Chamber Differences For The .223

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Ruger's .223 American Predator and other sporti9ng riles of its ilk are typically chambered in .223 Rem. while the AR 15 variants are chambered Mil-spec for the higher pressure 5.56x45 cartridge.
Ruger's .223 American Predator and other sporti9ng riles of its ilk are typically chambered in .223 Rem. while the AR 15 variants are chambered Mil-spec for the higher pressure 5.56x45 cartridge.

Q: I've been given some military ammunition for the 5.6x45mm NATO which I've been told is safe for use in my Ruger .223 Remington. But an article in an American magazine warns against doing this. Who is right? Can I safely shoot this ammo in my gun?
Ken Galvin

.223 vs .5.56x45mm Chambering differences.
.223 vs .5.56x45mm Chambering differences.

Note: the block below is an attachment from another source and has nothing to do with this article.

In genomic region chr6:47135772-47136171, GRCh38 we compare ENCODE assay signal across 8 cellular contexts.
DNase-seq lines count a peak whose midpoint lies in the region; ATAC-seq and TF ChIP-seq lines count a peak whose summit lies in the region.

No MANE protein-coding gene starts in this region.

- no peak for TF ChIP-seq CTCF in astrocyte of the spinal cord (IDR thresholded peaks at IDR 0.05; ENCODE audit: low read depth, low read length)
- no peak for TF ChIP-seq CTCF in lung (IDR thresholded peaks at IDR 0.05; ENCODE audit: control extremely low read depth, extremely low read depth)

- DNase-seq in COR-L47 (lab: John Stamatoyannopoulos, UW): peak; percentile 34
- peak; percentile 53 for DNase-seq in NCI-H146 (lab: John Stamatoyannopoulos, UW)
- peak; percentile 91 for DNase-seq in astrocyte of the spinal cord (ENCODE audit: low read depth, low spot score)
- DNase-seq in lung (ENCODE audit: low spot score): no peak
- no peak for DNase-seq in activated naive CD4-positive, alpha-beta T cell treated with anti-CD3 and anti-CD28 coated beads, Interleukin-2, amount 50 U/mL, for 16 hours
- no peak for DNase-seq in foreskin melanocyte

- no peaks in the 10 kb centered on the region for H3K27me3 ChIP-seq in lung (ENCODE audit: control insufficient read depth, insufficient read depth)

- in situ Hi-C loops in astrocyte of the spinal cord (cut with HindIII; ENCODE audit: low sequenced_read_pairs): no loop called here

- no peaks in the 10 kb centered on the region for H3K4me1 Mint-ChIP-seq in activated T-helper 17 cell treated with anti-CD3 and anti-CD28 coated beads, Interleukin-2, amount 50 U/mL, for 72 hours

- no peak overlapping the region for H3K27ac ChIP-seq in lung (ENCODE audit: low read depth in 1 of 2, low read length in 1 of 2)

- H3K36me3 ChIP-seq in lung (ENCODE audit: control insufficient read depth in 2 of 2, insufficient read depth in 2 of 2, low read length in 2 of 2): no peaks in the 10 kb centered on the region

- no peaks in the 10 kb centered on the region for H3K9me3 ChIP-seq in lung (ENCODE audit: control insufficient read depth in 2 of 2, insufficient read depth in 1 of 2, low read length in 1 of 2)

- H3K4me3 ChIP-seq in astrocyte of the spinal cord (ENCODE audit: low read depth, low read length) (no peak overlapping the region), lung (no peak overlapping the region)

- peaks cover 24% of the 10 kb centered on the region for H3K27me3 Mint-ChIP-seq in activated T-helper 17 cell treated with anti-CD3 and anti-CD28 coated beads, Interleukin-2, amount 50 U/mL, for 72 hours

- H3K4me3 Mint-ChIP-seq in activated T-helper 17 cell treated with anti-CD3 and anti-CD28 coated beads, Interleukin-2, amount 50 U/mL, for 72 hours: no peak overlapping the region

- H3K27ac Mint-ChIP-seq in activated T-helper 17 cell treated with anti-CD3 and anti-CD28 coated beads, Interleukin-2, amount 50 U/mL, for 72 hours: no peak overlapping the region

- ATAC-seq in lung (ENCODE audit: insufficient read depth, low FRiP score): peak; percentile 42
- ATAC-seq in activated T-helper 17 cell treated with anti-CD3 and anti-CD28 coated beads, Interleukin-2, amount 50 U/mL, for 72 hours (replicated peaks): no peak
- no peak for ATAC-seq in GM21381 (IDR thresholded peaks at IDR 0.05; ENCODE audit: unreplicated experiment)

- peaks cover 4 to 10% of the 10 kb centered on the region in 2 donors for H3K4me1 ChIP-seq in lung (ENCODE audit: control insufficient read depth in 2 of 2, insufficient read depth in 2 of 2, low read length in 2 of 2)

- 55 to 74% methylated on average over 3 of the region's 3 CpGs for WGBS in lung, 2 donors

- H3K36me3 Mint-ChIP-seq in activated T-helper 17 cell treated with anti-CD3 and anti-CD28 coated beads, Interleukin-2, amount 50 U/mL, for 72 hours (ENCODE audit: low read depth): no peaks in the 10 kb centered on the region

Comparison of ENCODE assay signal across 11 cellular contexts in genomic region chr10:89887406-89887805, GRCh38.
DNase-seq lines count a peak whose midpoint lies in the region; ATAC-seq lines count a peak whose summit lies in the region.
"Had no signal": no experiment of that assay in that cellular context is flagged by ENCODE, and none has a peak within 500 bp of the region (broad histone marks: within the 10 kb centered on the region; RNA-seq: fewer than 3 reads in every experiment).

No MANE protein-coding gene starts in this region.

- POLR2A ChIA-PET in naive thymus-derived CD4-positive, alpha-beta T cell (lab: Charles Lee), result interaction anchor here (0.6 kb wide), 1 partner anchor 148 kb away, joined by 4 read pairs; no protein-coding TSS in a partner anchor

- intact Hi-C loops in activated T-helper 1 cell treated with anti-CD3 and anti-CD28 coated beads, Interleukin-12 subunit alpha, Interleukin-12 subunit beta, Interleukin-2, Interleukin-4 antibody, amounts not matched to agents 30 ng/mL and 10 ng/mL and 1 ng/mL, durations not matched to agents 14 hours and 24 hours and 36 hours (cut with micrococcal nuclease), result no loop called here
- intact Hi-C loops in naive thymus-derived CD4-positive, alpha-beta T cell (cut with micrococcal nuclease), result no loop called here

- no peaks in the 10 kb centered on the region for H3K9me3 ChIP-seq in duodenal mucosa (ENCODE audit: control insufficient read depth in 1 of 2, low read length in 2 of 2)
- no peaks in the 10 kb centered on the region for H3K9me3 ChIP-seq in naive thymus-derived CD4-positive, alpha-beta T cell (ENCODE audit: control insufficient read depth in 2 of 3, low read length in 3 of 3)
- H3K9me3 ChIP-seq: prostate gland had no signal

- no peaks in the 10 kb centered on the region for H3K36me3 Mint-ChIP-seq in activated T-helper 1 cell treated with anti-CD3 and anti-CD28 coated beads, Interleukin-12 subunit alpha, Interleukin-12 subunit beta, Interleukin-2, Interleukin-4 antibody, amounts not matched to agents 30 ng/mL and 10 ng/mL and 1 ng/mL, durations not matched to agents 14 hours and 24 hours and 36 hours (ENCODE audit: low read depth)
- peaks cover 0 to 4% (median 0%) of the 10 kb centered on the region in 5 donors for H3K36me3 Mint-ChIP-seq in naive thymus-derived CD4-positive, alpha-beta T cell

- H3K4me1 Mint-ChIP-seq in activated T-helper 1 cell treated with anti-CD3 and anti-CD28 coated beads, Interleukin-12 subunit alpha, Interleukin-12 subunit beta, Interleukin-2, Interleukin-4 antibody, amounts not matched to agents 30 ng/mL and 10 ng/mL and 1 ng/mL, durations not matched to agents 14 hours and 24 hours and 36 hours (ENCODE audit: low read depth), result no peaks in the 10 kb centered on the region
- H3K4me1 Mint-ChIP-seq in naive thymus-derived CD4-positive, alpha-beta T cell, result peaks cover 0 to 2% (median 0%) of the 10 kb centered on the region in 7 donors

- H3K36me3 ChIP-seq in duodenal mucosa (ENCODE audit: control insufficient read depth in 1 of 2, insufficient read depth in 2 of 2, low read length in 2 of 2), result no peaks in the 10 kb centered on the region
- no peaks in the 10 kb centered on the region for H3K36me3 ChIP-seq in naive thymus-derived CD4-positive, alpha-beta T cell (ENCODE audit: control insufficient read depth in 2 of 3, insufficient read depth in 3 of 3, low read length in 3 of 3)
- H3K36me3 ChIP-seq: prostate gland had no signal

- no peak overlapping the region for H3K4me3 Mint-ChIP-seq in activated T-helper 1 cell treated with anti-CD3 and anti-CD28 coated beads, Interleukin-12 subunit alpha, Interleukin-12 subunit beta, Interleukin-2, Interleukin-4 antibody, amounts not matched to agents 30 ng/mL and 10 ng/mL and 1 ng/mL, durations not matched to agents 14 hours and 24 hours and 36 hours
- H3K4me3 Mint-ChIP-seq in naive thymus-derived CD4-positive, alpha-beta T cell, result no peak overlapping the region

A: I would be wary about using shooting military 5.56x45mm ammo in a standard sporter. There are significant differences in the chamber throat area; military arms usually have very long throats which allows a lot more room for expanding gases to occupy and reduce breech pressures. Sporting rifles have a shorter throat because they generally use lighter (shorter) bullets which have less distance to travel before they engage the rifling. The NATO chamber stemmed from a need to handle different ammo from different manufacturers of mil-spec cartridges which are normally loaded to pressures, up to 15,000 psi higher than sporting .223 ammo. However, .223 rifles used for big-bore shooting usually have a faster rifling twist and long-throated (NATO -spec chambers) to handle longer, heavier .224 bullets like the Sierra 80gn HPBT MatchKing commonly used in "big-bore" competition. The long NATO throating allows this bullet to driven at up to 2900 fps! This is why NATO-spec ammo is not safe for use in a standard .223 rifle. Some commercial sporters are available which have a fast twist and long throat to handle longer bullets, but they usually have 5.56/.223 stamped on the barrel.

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